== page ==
Renewable Energy De-Linked From Fossil on Electricity Bills

April 19, 2012, 11:44 AM HST · Updated April 20, 5:09 PM
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Windmills at Kaheawa, above Maalaea. Courtesy of First Wind.

By Sonia Isotov

On Tuesday, the Hawaii PUC approved an amended power purchase contract between Kaheawa Wind Power, LLC and Maui Electric Company (MECO) which de-links the costs incurred for the renewable energy project with the price of fossil fuels.

The key ruling by the state Public Utilities Commission (PUC) will save Maui electricity consumers about $300,000 a year and will help protect them from soaring oil prices in the future, Lt. Governor Brian Schatz said today.

“The outcome gives the ratepayers on Maui long term-price certainty, protecting them from the rising cost of oil,” said Lt. Governor Schatz, in a written statement.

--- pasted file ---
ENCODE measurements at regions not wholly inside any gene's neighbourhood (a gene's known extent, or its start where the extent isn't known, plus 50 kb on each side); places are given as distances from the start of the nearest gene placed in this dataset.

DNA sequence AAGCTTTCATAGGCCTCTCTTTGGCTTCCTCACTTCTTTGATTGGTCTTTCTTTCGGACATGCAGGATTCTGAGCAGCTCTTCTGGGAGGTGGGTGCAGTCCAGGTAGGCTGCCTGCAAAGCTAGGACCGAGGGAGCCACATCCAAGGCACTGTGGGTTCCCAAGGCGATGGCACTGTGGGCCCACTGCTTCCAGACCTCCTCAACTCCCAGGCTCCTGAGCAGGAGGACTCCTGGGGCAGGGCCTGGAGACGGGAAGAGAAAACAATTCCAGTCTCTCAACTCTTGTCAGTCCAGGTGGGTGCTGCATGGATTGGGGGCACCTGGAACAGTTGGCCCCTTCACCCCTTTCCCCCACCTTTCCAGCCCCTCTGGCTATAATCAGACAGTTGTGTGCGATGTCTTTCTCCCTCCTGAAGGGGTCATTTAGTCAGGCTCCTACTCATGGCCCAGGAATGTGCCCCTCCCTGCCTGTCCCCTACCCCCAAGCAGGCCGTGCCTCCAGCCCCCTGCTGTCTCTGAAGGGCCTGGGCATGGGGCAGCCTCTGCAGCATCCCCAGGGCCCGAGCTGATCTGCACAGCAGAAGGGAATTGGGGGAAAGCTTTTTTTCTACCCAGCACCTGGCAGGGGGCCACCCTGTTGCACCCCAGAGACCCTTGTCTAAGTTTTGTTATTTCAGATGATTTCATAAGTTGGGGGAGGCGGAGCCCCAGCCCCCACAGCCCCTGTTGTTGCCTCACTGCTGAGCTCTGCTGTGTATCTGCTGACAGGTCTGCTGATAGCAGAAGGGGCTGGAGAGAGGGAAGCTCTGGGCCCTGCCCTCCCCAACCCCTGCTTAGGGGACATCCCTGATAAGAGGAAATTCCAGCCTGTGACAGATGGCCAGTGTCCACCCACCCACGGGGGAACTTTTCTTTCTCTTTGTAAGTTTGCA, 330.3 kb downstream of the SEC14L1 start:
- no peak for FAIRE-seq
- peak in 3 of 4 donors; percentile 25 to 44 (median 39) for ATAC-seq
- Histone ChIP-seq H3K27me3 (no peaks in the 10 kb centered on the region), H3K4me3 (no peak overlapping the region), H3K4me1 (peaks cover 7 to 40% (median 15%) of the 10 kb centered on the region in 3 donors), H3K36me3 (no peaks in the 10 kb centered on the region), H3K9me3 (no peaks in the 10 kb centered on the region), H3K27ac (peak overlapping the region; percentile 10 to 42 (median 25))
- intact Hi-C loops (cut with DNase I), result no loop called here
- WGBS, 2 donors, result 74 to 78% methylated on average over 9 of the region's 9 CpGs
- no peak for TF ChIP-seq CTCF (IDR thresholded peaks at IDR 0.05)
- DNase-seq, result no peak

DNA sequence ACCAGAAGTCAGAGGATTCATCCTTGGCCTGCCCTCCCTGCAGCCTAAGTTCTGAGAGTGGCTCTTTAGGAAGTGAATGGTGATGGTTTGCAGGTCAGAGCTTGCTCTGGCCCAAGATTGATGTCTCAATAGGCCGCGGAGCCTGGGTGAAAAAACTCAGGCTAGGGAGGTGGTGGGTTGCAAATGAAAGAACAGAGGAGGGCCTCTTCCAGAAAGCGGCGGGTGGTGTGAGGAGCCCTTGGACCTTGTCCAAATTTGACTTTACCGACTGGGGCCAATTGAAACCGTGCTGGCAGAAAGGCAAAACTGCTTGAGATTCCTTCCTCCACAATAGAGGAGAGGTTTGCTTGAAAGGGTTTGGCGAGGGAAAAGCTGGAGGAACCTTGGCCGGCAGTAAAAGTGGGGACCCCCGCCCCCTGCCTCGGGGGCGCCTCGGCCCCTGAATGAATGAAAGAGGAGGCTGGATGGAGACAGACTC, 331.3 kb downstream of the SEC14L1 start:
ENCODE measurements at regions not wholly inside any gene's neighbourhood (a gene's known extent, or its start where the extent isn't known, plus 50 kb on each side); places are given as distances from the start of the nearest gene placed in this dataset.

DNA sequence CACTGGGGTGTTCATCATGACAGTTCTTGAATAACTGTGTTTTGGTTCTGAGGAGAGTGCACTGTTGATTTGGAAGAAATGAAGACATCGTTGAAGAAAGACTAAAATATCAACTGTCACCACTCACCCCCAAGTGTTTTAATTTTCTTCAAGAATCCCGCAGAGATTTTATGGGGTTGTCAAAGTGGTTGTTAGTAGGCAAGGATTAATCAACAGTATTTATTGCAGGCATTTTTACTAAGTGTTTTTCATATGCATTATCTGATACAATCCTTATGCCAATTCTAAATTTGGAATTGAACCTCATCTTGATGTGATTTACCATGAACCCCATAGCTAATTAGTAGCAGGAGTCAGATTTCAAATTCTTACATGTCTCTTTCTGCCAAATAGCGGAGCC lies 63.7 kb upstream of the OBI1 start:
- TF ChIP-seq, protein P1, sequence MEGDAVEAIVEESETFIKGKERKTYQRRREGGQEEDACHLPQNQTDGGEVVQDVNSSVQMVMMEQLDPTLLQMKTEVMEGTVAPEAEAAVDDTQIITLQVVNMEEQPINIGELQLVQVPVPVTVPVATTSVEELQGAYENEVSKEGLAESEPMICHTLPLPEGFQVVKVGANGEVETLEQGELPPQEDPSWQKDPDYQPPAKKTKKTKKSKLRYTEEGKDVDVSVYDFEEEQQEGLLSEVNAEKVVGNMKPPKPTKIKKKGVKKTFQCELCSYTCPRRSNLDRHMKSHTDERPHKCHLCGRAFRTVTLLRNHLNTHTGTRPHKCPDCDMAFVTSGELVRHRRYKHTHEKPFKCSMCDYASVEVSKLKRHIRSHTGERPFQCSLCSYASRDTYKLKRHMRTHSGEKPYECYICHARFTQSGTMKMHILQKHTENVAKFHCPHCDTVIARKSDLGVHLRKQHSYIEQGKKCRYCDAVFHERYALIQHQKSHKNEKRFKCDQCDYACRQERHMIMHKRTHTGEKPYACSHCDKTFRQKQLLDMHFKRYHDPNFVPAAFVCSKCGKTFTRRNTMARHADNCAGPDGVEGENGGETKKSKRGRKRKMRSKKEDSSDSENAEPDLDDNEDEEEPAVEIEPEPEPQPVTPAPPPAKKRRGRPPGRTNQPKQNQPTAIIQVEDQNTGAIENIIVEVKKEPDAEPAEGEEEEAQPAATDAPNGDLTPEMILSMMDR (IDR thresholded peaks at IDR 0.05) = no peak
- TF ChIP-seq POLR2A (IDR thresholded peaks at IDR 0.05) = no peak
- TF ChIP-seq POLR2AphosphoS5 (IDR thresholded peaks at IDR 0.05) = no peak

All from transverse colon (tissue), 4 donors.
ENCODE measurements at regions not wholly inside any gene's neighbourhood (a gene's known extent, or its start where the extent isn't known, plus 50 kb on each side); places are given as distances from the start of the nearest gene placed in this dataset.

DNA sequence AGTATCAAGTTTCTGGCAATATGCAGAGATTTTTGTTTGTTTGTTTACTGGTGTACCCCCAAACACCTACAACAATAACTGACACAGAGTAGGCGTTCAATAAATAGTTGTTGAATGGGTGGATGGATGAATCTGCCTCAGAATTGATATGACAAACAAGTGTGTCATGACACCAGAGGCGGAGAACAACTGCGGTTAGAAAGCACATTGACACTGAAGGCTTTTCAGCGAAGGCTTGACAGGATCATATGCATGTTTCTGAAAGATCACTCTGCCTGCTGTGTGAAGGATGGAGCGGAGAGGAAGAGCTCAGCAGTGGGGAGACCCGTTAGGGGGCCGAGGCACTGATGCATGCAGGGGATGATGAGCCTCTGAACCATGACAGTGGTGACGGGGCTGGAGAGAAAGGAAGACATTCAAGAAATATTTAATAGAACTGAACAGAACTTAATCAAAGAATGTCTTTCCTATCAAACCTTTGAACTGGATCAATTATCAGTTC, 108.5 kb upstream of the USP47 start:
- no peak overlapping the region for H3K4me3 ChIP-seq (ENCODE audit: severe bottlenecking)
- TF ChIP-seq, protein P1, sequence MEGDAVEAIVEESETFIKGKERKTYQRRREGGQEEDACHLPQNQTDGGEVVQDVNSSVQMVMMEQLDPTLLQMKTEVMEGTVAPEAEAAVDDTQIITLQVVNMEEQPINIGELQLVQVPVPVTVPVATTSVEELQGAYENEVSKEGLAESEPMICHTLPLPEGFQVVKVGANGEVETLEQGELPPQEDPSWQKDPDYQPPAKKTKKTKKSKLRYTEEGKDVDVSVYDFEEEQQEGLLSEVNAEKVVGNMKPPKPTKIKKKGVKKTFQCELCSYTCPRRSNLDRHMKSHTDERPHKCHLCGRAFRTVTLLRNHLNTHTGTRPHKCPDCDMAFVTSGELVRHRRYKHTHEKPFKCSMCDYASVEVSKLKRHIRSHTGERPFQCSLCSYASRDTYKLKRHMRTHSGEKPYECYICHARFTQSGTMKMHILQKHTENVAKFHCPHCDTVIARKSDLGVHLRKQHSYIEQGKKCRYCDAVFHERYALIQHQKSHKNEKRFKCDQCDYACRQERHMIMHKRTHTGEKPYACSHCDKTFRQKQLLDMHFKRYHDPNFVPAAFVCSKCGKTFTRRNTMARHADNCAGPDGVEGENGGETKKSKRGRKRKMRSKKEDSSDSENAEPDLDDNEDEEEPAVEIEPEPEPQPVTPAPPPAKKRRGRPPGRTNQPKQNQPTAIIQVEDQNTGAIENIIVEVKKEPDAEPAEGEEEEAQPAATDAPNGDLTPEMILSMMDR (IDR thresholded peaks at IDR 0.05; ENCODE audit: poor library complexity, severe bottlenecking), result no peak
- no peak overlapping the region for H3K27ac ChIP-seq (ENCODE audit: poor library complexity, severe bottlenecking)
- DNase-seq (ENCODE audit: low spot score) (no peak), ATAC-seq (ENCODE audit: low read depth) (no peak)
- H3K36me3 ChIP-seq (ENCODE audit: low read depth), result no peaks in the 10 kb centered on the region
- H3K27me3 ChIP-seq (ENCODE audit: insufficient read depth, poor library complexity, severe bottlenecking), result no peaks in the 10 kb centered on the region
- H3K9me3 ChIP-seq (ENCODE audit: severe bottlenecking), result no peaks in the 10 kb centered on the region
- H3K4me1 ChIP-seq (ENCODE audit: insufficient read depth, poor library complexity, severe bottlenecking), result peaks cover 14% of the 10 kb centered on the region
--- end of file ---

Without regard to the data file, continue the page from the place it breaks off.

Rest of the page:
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“Kaheawa Wind Farm produces approximately 10% of Maui’s entire annual electricity requirements, and the price of this wind power is now substantially below the current cost of generating power using oil. With the new contract, as the price of oil goes up over time, the ratepayer savings will increase.”

The Kaheawa Wind Power, owned by UPC Hawaii Wind Partners LLC, operates the 30 megawatt (MW) wind farm at Kaheawa Pastures in Ukumehame, Maui.

Construction continues for the Kaheawa Wind II project continues as the company adds 14 new turbines to the hills above Maalaea. Photo by Wendy Osher.

In the original contract approved by the PUC in March 2005, the total energy costs paid by MECO were based on a composite price: 70% came from a fixed payment rate and 30% was based on MECO’s filed avoided energy cost data, which is tied to the cost of oil.

The amended contract delinks the price of wind energy from the price of oil in accordance with HRS Chapter 269 and HRS 269-27.2(c), which was enacted after the original MECO wind contract was negotiated.

Under the new legislation, payments for renewable energy projects are no longer tied to the price of fossil fuels.

According to the PUC, the amended contract will eventually save Maui’s 67,700 residential and business customers about $330,000 a year, or roughly $5 per customer. It also gives them long-term price certainty, protecting them from volatile oil prices.


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